After about a month in Moscow, Chekhov went to Petersburg to see Suvorin. The majority of his Petersburg friends and admirers met him with feelings of envy and ill-will. People gave dinners in his honour and praised him to the skies, but at the same time they were ready to "tear him to pieces." Even in Moscow such people did not give him a moment for work or rest. He was so prostrated by the feeling of hostility surrounding him that he accepted an invitation from Suvorin to go abroad with him. When Chekhov had completed arrangements for equipping the Sahalin schools with the necessary books, they set off for the South of Europe. Vienna delighted him, and Venice surpassed all his expectations and threw him into a state of childlike ecstasy.

Everything fascinated him--and then there was a change in the weather and a steady downpour of rain. Chekhov's spirits drooped. Venice was damp and seemed horrible, and he longed to escape from it.

He had had just such a change of mood in Singapore, which interested him immensely and suddenly filled him with such misery that he wanted to cry.

After Venice Chekhov did not get the pleasure he expected from any Italian town. Florence did not attract him; the sun was not shining. Rome gave him the impression of a provincial town. He was feeling exhausted, and to add to his depression he had got into debt, and had the prospect of spending the summer without any money at all.

Travelling with Suvorin, who did not stint himself, drew him into spending more than he intended, and he owed Suvorin a sum which was further increased at Monte Carlo by Chekhov's losing nine hundred roubles at roulette. But this loss was a blessing to him in so far as, for some reason, it made him feel satisfied with himself. At the end of April, 1891, after a stay in Paris, Chekhov returned to Moscow. Except at Vienna and for the first days in Venice and at Nice, it had rained the whole time. On his return he had to work extremely hard to pay for his two tours. His brother Mihail was at this time inspector of taxes at Alexino, and Chekhov and his household spent the summer not far from that town in the province of Kaluga, so as to be near him. They took a house dating from the days of Catherine. Chekhov's mother had to sit down and rest halfway when she crossed the hall, the rooms were so large. He liked the place with its endless avenues of lime-trees and poetical river, while fishing and gathering mushrooms soothed him and put him in the mood for work. Here he went on with his story "The Duel," which he had begun before going abroad. From the windows there was the view of an old house which Chekhov described in "An Artist's Story," and which he was very eager to buy. Indeed from this time he began thinking of buying a country place of his own, not in Little Russia, but in Central Russia. Petersburg seemed to him more and more idle, cold and egoistic, and he had lost all faith in his Petersburg acquaintances. On the other hand, Moscow no longer seemed to him as before "like a cook," and he grew to love it. He grew fond of its climate, its people and its bells. He always delighted in bells. Sometimes in earlier days he had gathered together a party of friends and gone with them to Kamenny Bridge to listen to the Easter bells. After eagerly listening to them he would set off to wander from church to church, and with his legs giving way under him from fatigue would, only when Easter night was over, make his way homewards. Meanwhile his father, who was fond of staying till the end of the service, would return from the parish church, and all the brothers would sing "Christ is risen" in chorus, and then they all sat down to break their fast. Chekhov never spent an Easter night in bed.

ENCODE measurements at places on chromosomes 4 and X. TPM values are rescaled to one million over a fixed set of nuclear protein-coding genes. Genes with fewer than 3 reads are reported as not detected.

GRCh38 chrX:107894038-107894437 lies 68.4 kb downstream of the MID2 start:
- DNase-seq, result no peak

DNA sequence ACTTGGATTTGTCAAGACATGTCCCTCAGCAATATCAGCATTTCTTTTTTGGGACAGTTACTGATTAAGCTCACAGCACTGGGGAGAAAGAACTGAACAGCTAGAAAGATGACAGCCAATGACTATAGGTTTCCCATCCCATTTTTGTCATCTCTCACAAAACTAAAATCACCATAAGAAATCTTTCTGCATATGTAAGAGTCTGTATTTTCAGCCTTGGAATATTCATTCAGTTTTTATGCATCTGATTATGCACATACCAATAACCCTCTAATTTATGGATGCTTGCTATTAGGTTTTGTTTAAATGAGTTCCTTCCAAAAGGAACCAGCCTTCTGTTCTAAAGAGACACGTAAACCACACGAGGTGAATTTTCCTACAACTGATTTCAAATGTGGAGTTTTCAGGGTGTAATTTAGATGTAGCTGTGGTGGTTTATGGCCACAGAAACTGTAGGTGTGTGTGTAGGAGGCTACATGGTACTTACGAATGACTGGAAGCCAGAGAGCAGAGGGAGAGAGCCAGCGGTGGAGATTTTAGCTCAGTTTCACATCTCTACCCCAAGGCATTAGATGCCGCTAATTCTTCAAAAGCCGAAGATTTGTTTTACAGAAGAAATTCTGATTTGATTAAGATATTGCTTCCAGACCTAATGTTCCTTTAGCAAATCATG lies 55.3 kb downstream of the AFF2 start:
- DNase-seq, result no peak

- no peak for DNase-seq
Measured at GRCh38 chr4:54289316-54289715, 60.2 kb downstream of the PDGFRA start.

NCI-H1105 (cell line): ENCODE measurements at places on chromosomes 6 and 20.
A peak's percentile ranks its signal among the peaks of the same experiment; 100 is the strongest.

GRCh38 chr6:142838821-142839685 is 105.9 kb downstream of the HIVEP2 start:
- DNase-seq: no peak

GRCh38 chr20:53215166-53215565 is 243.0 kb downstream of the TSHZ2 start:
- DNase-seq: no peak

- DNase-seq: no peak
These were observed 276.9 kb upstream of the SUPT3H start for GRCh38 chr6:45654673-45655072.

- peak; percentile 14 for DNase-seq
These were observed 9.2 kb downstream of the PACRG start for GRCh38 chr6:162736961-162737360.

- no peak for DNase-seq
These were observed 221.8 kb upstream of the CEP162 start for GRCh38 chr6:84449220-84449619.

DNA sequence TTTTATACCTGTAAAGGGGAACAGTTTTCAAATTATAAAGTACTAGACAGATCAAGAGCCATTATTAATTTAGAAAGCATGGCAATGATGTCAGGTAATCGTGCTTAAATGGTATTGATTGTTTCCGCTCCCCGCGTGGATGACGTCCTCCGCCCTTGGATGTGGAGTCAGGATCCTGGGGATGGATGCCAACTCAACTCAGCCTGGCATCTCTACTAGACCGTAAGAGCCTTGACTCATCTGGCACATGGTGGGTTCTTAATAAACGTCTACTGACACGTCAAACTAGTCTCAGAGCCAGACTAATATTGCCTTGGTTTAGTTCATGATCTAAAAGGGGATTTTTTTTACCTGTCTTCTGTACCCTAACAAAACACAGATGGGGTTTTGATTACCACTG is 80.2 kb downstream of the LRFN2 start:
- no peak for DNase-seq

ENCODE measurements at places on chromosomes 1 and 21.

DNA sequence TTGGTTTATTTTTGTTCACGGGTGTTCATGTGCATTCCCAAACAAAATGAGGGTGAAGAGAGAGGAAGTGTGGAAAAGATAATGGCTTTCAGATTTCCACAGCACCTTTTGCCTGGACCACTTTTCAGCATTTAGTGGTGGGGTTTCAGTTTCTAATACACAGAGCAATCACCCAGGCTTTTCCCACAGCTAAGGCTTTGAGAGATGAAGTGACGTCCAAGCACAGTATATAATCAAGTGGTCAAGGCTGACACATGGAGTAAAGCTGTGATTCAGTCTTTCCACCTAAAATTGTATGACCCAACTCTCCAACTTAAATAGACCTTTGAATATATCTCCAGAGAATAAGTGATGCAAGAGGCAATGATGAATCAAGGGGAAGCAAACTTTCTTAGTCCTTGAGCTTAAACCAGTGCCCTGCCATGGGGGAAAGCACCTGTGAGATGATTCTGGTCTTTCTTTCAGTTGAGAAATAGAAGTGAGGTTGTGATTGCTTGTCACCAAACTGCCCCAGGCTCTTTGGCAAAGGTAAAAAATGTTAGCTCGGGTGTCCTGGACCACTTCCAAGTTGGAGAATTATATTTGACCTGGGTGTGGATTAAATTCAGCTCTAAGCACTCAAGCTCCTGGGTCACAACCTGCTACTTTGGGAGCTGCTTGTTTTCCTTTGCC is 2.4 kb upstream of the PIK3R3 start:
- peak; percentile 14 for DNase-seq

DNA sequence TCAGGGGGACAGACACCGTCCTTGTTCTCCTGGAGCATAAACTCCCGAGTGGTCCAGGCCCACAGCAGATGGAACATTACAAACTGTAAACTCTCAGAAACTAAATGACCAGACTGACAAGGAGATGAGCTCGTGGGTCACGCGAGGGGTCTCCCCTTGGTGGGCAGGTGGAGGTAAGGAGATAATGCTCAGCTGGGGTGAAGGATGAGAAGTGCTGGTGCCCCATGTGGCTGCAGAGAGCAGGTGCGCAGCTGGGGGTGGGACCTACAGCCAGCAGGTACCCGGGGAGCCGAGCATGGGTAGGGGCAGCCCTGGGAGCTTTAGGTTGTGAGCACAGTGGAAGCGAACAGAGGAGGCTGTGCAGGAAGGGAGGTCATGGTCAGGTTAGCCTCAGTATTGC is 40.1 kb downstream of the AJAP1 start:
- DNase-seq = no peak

Meanwhile in the spring of 1892 there began to be fears about the crops. These apprehensions were soon confirmed. An unfortunate summer was followed by a hard autumn and winter, in which many districts were famine-stricken. Side by side with the Government relief of the starving population there was a widespread movement for organizing relief, in which various societies and private persons took part. Chekhov naturally was drawn into this movement. The provinces of Nizhni-Novogorod and Voronezh were in the


Letters of Anton Chekhov - 2/64